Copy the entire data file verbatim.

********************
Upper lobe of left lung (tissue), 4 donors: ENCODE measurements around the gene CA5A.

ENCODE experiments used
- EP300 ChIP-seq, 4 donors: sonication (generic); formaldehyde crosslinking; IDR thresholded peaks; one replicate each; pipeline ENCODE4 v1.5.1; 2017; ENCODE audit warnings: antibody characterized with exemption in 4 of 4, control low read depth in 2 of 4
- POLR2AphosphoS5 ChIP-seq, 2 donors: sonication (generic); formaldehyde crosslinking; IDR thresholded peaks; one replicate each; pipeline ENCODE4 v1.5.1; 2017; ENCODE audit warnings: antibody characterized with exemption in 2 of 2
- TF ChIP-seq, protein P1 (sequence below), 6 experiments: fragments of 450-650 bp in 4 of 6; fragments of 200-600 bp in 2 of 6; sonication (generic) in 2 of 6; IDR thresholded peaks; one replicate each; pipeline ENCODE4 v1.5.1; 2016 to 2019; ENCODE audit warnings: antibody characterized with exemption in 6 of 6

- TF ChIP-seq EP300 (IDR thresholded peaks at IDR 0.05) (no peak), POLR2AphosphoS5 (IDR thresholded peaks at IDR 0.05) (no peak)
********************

Upper lobe of left lung (tissue), 4 donors: ENCODE measurements around the gene CA5A.

ENCODE experiments used
- EP300 ChIP-seq, 4 donors: sonication (generic); formaldehyde crosslinking; IDR thresholded peaks; one replicate each; pipeline ENCODE4 v1.5.1; 2017; ENCODE audit warnings: antibody characterized with exemption in 4 of 4, control low read depth in 2 of 4
- POLR2AphosphoS5 ChIP-seq, 2 donors: sonication (generic); formaldehyde crosslinking; IDR thresholded peaks; one replicate each; pipeline ENCODE4 v1.5.1; 2017; ENCODE audit warnings: antibody characterized with exemption in 2 of 2
- TF ChIP-seq, protein P1 (sequence below), 6 experiments: fragments of 450-650 bp in 4 of 6; fragments of 200-600 bp in 2 of 6; sonication (generic) in 2 of 6; IDR thresholded peaks; one replicate each; pipeline ENCODE4 v1.5.1; 2016 to 2019; ENCODE audit warnings: antibody characterized with exemption in 6 of 6

- TF ChIP-seq EP300 (IDR thresholded peaks at IDR 0.05) (no peak), POLR2AphosphoS5 (IDR thresholded peaks at IDR 0.05) (no peak)